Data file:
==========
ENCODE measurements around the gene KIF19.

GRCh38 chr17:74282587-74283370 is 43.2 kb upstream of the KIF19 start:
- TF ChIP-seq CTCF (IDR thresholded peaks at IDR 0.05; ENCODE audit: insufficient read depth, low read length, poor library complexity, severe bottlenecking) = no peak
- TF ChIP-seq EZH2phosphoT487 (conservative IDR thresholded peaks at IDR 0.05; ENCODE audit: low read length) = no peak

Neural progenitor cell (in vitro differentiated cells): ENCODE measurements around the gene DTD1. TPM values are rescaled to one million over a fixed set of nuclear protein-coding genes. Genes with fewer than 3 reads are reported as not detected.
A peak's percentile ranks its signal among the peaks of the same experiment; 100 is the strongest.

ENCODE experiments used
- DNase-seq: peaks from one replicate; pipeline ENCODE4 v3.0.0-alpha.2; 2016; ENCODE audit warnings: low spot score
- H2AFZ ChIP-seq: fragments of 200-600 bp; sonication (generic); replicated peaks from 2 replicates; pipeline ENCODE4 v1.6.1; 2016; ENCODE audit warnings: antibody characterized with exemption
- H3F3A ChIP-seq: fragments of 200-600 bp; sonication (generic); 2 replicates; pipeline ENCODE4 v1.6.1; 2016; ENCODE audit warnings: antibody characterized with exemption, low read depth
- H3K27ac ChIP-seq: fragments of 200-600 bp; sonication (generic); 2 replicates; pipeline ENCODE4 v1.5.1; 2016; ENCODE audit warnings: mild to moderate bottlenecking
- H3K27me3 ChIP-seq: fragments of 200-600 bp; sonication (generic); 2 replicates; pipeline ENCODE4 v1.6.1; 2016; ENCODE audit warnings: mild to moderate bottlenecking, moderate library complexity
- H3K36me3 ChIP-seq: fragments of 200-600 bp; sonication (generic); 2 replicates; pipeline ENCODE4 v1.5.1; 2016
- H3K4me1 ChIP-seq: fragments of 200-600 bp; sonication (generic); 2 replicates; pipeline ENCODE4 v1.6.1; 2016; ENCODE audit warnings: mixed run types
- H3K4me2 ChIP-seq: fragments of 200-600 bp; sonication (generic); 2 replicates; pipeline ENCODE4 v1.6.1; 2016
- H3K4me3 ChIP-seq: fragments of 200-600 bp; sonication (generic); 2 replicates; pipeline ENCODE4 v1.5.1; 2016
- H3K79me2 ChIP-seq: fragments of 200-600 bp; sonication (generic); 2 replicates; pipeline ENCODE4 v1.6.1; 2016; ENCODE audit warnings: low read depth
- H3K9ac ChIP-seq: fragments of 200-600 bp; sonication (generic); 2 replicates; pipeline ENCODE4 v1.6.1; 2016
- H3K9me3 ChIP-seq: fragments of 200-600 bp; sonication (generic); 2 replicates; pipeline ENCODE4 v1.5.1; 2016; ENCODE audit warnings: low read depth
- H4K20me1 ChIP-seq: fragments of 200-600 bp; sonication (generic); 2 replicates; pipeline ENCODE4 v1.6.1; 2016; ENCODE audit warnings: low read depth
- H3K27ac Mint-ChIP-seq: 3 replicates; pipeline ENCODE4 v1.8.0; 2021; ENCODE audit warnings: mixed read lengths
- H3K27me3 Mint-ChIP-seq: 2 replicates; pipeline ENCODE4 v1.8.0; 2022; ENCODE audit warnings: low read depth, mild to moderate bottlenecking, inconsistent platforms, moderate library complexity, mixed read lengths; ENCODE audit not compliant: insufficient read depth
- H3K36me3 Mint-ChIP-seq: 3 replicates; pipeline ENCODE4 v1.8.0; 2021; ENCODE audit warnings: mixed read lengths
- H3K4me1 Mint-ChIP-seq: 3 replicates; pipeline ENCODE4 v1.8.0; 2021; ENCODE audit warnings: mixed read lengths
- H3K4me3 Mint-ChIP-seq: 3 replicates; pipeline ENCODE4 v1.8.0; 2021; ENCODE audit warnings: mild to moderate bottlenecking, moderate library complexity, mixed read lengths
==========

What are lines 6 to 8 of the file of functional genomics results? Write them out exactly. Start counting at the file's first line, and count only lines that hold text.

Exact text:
A peak's percentile ranks its signal among the peaks of the same experiment; 100 is the strongest.

ENCODE experiments used
- DNase-seq: peaks from one replicate; pipeline ENCODE4 v3.0.0-alpha.2; 2016; ENCODE audit warnings: low spot score